Rich experiences can be found all year long in historic Alexandria, Va., a city steeped in African-American history since its founding in 1749. Old Town Alexandria is located just outside of Washington, D.C. on the Potomac River waterfront. To walk the streets of Alexandria is to walk through America’s timeline of African-American history from colonial times to the Civil War to Civil Rights, with powerful stories of African Americans who shaped Alexandria and America.
More than 25 sites featured in Alexandria’s Courageous Journey guide include:
- Site of one of the earliest sit-ins, held in 1939at the Alexandria Library, organized by African American attorney Samuel Tucker two decades before the Civil Rights movement.
- Freedom House Museum, a National Historic Landmark owned by the Northern Virginia Urban League, a small but powerful museum located on the basement level of one of most infamous slave trading companies in the U.S., which bears a connection to the story depicted in the Oscar-winning film 12 Years a Slave.
- Alexandria Black History Museum, originally the site of the segregated library for Alexandria’s African American residents, this small museum documents the local and national history, culture and contributions of Black America through exhibits and programs.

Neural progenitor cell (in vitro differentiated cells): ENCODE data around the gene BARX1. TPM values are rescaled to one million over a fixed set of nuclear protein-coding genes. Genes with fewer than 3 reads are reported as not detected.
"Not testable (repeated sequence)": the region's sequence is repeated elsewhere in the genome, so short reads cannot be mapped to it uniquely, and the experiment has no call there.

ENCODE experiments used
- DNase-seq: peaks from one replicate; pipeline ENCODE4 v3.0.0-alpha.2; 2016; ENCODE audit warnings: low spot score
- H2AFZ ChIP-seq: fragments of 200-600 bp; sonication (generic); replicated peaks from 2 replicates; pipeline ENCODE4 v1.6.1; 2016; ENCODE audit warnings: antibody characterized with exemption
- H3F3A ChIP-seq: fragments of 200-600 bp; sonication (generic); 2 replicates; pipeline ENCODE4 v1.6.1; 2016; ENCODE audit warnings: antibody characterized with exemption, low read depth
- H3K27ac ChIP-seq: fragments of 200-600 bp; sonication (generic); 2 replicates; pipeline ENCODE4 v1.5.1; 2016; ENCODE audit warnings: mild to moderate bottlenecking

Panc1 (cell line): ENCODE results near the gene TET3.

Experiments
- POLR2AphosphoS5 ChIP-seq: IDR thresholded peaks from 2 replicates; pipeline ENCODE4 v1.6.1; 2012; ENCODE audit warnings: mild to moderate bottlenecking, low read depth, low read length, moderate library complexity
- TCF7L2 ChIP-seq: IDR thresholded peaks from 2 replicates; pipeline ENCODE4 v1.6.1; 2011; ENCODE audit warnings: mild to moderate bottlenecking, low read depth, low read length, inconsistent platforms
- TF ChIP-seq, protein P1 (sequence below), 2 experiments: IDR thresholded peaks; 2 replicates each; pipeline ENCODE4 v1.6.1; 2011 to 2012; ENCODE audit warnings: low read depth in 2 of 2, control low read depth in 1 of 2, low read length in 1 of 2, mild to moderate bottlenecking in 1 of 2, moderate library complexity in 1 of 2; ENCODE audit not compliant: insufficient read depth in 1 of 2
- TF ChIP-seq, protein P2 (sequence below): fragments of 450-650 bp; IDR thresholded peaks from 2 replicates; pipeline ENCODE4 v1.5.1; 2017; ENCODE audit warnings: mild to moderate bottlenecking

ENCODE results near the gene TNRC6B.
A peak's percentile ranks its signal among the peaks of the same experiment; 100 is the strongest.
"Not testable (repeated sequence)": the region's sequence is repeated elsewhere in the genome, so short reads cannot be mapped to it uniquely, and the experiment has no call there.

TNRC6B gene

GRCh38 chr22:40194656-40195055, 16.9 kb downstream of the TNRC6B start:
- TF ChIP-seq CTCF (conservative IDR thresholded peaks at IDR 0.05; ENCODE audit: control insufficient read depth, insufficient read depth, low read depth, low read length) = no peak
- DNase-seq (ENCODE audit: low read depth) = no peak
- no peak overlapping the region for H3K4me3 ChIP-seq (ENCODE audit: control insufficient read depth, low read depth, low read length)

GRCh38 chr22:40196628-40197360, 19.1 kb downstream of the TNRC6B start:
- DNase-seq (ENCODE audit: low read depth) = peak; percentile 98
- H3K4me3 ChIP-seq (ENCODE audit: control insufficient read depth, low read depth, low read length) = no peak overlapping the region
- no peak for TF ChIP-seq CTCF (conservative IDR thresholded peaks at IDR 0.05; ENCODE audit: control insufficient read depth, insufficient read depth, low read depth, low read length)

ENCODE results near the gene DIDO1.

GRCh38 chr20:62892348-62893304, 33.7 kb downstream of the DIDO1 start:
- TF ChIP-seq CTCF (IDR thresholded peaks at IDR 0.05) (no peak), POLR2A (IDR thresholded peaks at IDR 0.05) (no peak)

- For Black History Month, the Alexandria Black History Museum presents the 50-photograph exhibition Through Darkness to Light: Photographs Along the Underground Railroad by photographer Jeanine Michna-Bales.
- Visitors can also book a guided tour with Manumission Tour Company or create their own path through Alexandria’s African American history with the Courageous Journey guide or the curated self-guided driving tour of 10 African American historic sites. Nearby at Mount Vernon, you can experience the groundbreaking exhibition Lives Bound Together: Slavery at George Washington’s Mount Vernon.
For more information about Alexandria’s African-American Heritage, visit https://www.alexandriava.gov/BlackHistory.